3D Vision Blog

A normal user's look into the world of 3D Stereo Technologies

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The H.265/HEVC Standard is Probably Coming Sooner than Later

January 30th, 2013 · No Comments · Other S3D Tech


High Efficiency Video Coding (HEVC) or H.265 is a new video compression standard that is being developed by a Joint Collaborative Team of ISO/IEC MPEG and ITU-T VCEG (JCT-VC) for a while already as the successor of the currently very widely adopted H.264 (AVC) standard. The H.265/HEVC has now entered in its final standardization stage and is probably going to be fully approved as a standard very soon, though it will take a while before it becomes widely available in all kinds of devices as the H.264 already is. The final Draft 10 has been presented a few days ago and had received first stage approval (consent) in the ITU-T Alternative Approval Process, so it can be just a month away from getting approved, and a the same time MPEG also announced that HEVC is entering their Final Draft International Standard (FDIS) status which can take two months to have it approved as an International Standard. And if you are wondering why it is important to have the successor of the H.264 standard approved and getting implemented in both software and hardware sooner than later, then you need to think about things such as 4K HDTVs (the standard supports up to 8K), HFR 3D (HEVC will support higher framerates) and other new technologies and products that are going to have more demands in terms of video resolution and storage/bandwidth requirements.

The original idea behind the HEVC is to improve the compression efficiency by a factor of at least two compared to the H.264/AVC compression standard for the same content retaining the same quality and though that goal might not be achieved in all conditions, the results demonstrated from the not yet fully finalized new HEVC compression standard are very promising. Of course the reduction of the bitrate requirements while retaining the same level of quality can only be achieved by increasing the complexity of the algorithms used for the compression and decompression of the video. This means slight increase in the time needed to compress HEVC/H.265 video as compared to H.264, but the decoding process is what will be more performance demanding, especially when going for higher resolutions than 1080p. Of course we are probably going to be getting hardware acceleration for encoding/decoding as well as dedicated hardware made to handle the extra load in devices such as HDTVs.

Now, you may be wondering how is H.265/HEVC going to be important for you in regards to stereoscopic 3D video support. Unfortunately the current Draft 10 does not cover stereoscopic 3D support, though such is going to be available via extensions of HEVC in order for it so also fully support stereoscopic 3D as well as multiview video and other more advanced features such as 12-bit video as well as 4:2:2 and 4:4:4 chroma formats, but we may have to wait until January next year for these extensions to become available. That should not worry you as you are not going to see H.265 available everywhere overnight, it is a process that will take a few years and meanwhile H.264 will most likely remain as the standard, the speed of adoption depends a lot on the industry and how soon H.264 will start hitting its limits a lot, so that the adoption of the successor may be speeded up. But for now we are still at least a month or two before the H.265/HEVC gets its final approval.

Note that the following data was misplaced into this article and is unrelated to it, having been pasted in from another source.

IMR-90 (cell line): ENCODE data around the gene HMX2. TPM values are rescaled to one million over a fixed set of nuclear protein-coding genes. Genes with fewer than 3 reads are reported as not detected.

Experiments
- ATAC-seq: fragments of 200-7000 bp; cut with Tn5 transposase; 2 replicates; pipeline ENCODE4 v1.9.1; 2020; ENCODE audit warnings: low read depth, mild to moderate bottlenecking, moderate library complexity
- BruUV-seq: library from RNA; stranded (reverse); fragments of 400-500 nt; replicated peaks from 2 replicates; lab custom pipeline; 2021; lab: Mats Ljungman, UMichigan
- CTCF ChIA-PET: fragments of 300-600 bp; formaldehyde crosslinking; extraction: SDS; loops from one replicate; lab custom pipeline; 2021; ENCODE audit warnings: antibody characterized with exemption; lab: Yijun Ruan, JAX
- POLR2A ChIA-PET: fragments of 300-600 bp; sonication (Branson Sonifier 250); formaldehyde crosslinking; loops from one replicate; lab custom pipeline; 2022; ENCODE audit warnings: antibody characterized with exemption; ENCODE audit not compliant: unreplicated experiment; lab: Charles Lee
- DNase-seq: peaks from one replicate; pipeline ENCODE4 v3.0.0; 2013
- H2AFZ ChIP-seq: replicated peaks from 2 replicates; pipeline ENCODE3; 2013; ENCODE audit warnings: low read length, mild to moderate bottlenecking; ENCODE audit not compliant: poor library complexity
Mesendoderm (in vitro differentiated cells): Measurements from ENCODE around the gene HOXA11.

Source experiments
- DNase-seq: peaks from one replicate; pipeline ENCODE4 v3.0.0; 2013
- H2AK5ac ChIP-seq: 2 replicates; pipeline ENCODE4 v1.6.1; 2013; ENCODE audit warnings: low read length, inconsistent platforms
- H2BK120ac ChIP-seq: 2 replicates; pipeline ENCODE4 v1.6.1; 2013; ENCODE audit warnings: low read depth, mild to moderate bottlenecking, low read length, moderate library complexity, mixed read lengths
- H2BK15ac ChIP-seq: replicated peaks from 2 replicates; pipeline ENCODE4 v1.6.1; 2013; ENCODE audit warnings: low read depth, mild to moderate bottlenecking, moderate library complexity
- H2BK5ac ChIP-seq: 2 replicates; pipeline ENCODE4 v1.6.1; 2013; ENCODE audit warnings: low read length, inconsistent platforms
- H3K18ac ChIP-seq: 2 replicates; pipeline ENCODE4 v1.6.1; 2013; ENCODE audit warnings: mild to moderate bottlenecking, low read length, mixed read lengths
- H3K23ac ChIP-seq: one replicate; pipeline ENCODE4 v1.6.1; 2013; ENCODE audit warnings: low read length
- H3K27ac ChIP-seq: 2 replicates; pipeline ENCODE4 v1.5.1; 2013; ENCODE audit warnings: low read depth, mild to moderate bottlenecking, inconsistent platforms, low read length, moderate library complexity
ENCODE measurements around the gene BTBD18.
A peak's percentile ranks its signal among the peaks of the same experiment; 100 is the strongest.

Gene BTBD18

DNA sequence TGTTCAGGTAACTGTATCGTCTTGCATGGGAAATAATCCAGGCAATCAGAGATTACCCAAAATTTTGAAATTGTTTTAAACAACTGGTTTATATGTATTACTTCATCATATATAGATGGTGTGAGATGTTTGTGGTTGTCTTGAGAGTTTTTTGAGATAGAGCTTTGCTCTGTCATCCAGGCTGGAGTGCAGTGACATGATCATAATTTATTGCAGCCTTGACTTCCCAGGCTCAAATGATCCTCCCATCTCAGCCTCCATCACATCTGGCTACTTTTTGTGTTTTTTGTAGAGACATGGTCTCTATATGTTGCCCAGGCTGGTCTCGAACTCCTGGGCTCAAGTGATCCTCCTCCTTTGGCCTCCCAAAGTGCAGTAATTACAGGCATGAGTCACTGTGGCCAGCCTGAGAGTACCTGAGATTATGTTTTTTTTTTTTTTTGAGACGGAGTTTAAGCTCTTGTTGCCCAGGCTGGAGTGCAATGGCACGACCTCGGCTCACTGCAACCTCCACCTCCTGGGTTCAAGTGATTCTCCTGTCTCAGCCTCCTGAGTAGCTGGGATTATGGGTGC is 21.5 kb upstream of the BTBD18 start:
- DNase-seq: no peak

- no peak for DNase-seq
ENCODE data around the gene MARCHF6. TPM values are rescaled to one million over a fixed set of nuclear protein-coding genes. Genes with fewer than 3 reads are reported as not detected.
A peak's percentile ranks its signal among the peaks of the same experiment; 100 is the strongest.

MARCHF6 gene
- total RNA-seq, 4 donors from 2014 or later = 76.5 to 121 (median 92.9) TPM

Now you can find a lot of similarities here between the H.264 and the upcoming H.265 standard and that is normal as the new one builds on top of the old one and further improves on some features as well as adds new ones. And similar to how the Multiview Video Coding (MVC) extension of the H.264/AVC standard was added as a means to ensure high-quality and resolution 3D video over a medium such as Blu-ray 3D, the upcoming H.265/HEVC will have a similar extension using the Multiview Video plus Depth (MVD) format. The new MVD format is going to be addressing one of the drawbacks that MVC has and that is to be able to provide multiview data for display on autostereoscopic 3D displays in a standardized way without having to increase that much the bit rate required for encoding the additional views. The 3D HEVC extension has been proposed to MPEG and VCEG and was chosen as the starting point for the development of an HEVC-based 3D video coding standard, but as already mentioned this will take some more time. The idea behind the H.265/HEVC and the 3D HEVC extensions relying on MVD is to ensure that the new video compression standard will be future-proof, so it will not only provide features that we are starting to get the need for at the moment, but also support for features that might be required in a few years from now.